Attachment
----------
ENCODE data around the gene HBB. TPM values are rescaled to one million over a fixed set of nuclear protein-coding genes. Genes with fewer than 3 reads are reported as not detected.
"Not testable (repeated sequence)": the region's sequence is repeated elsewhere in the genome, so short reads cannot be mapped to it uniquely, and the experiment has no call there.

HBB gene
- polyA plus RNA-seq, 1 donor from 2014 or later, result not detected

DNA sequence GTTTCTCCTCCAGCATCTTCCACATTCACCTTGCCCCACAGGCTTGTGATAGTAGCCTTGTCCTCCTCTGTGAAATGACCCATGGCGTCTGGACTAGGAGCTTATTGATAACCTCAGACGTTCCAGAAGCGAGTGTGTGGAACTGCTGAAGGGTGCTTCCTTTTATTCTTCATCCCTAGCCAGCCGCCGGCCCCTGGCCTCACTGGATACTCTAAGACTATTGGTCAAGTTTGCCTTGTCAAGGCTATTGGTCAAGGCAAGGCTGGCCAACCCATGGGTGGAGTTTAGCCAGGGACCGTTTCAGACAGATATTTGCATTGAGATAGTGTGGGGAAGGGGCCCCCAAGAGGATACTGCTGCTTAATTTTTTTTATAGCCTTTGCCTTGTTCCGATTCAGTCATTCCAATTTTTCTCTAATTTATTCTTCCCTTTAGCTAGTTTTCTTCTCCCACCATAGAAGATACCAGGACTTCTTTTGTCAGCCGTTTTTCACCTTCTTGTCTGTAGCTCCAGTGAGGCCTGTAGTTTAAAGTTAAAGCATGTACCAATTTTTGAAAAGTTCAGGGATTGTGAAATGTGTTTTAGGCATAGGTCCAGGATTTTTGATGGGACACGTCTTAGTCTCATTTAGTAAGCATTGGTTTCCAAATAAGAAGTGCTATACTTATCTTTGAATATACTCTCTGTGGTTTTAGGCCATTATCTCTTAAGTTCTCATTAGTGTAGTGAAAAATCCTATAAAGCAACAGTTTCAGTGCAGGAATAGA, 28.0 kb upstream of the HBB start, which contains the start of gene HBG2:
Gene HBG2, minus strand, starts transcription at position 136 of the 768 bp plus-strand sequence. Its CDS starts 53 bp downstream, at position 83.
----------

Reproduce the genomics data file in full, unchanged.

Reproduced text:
ENCODE data around the gene HBB. TPM values are rescaled to one million over a fixed set of nuclear protein-coding genes. Genes with fewer than 3 reads are reported as not detected.
"Not testable (repeated sequence)": the region's sequence is repeated elsewhere in the genome, so short reads cannot be mapped to it uniquely, and the experiment has no call there.

HBB gene
- polyA plus RNA-seq, 1 donor from 2014 or later, result not detected

DNA sequence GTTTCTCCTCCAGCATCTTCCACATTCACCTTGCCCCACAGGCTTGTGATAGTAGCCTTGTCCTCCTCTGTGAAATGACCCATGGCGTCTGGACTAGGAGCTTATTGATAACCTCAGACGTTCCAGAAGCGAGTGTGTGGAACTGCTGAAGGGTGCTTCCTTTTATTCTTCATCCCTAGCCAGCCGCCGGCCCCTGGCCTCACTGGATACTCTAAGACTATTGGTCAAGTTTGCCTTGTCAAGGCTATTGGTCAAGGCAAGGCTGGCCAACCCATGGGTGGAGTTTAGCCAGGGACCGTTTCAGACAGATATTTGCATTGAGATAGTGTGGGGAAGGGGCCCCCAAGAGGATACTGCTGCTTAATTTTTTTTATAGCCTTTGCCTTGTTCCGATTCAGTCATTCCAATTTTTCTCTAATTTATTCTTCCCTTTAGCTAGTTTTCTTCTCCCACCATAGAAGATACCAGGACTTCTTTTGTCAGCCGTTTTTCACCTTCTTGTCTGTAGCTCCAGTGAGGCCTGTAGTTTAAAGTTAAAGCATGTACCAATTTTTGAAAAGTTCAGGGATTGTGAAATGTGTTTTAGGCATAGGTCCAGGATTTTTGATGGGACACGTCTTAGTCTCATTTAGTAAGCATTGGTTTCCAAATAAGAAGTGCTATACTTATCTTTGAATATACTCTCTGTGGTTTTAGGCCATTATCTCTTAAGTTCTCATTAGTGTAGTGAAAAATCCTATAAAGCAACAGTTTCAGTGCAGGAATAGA, 28.0 kb upstream of the HBB start, which contains the start of gene HBG2:
Gene HBG2, minus strand, starts transcription at position 136 of the 768 bp plus-strand sequence. Its CDS starts 53 bp downstream, at position 83.